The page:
Three-quarters of British public believe there is a housing crisis

A further 55% of the public think housing has not been discussed enough in Britain over the last few years.


Almost three-quarters of people across Great Britain believe there’s a housing crisis – and more than half think it’s not spoken about enough, according to a new survey by Ipsos MORI for the Chartered Institute of Housing.

As outlined in reports, 57% think that the rising cost of housing will impact on them personally a great deal or a fair amount in the next five years – with 56% saying the same of ‘Brexit’.

Overall 55% of the public, and 68% of renters, think housing has been discussed too little in Britain over the last few years, with a further 52% of people supporting the building of new homes locally, up from 40% five years ago.

The survey also shows ‘strong public support’ for more social housing, with large margins thinking that social housing is important because it helps people on lower incomes get housing which wouldn’t be affordable in the private rented sector.

On the survey, CIH chief executive Terrie Alafat CBE said that the results send a “very clear message” to the new government that the housing crisis is real and not enough is being done about it.

“On Friday (9th August) the Chancellor announced he was ‘fast-tracking the comprehensive spending review. Here is a golden opportunity for ministers to make the ambitious changes on housing which could start to make a real difference”, she said.

Alafat also emphasises that the survey results back the launch of a sector-wide coalition urging government to invest £12.8bn annually to end housing crisis.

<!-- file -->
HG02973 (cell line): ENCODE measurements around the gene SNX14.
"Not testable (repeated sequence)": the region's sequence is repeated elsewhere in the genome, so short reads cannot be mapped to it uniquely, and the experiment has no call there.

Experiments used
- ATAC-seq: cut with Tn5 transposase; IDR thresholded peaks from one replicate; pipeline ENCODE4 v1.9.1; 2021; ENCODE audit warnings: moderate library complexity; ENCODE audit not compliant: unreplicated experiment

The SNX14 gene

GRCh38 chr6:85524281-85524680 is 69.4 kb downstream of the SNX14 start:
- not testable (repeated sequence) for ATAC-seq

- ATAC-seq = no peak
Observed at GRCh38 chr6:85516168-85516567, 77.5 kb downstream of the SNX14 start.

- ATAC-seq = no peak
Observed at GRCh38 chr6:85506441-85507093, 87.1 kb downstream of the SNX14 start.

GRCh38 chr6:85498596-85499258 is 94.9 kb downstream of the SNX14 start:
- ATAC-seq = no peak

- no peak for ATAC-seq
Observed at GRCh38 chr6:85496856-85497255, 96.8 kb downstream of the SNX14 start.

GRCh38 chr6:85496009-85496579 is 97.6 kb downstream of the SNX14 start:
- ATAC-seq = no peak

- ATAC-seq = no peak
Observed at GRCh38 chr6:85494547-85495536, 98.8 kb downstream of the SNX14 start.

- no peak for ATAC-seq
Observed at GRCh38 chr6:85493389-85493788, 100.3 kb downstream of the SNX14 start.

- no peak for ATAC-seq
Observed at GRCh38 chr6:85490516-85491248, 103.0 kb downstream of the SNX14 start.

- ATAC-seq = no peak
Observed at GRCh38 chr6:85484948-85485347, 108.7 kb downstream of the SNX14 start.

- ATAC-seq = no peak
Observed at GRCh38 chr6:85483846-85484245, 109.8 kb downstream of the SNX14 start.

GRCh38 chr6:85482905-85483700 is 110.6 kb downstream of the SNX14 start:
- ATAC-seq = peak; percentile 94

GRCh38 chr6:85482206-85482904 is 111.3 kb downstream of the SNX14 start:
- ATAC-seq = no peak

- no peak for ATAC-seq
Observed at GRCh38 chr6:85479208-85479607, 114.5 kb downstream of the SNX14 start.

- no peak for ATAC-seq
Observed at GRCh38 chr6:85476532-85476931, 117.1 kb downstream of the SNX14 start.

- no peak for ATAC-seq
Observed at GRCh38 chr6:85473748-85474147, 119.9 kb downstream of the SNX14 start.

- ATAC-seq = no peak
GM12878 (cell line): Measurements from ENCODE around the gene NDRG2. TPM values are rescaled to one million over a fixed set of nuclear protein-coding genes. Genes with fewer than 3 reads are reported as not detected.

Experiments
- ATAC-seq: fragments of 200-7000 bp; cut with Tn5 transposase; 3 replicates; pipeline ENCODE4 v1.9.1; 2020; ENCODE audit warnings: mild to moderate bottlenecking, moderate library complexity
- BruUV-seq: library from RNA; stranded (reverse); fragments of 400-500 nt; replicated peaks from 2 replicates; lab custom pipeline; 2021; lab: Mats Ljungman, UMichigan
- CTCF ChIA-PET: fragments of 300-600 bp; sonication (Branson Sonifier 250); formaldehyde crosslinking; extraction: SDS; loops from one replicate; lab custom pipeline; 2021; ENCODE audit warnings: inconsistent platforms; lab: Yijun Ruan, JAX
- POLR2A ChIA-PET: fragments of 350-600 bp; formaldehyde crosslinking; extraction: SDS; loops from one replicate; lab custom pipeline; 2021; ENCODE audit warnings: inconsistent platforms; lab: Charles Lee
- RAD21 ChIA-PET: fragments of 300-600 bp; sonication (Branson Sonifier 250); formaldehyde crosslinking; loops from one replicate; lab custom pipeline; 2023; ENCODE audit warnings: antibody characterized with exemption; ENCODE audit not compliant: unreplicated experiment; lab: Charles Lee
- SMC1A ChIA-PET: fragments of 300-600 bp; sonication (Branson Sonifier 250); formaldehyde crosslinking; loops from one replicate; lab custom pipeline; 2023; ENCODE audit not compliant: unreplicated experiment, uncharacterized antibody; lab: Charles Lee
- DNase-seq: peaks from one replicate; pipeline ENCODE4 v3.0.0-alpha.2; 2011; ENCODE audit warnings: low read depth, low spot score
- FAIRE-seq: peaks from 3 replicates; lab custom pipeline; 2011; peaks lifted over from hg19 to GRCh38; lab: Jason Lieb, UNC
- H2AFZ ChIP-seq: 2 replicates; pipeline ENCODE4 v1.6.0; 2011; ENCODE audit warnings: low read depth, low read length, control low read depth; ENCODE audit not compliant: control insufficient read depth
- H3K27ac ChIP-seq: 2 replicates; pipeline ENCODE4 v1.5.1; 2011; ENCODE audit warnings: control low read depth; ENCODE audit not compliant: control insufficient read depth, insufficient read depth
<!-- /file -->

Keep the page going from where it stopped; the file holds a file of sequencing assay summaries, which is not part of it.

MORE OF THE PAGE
As reported by 24housing, the programme would unlock billions of pounds of funding from the housing industry and add an additional £120bn to the economy each year.

“Much of this could be achieved by rebalancing the existing housing budget, which overwhelmingly supports building houses for sale. In the long run, investing in social housing offers great value for money.

“The housing crisis is an economic, social and human catastrophe. But it can be solved. There is a solution; a solution that would add billions to our national economy and help millions of our fellow-citizens”, Alafat added.

The survey also revealed:

  • 45% of private renters and 43% of social renters are concerned about their ability to pay rent at present (29% of mortgage holders are concerned about repayment)
  • Of those renting or living at home with their parents, 61% think they will never be able to afford to buy a home
  • More than a third of private renters, 38%, worry they’ll have to leave their local area because of the unaffordable cost of housing
  • 36% of people in London, whether renting or buying, are concerned they may have to move because of the cost of housing; nationally the figure is 22%

Terrie Alafat said: “We support the aspiration of those who want to buy their own home, but for many others home-ownership is either not an aspiration or not an option.

“We need to make sure everyone has a place to call home, and this survey reinforces what we’ve been saying for a long time – for too many people housing is simply unaffordable.

“This survey shows that people believe the government can and should do something about the housing crisis.

“We have given the government a solution: a solution that would add billions to our national economy and help millions of our fellow-citizens.”

Similar stories by tag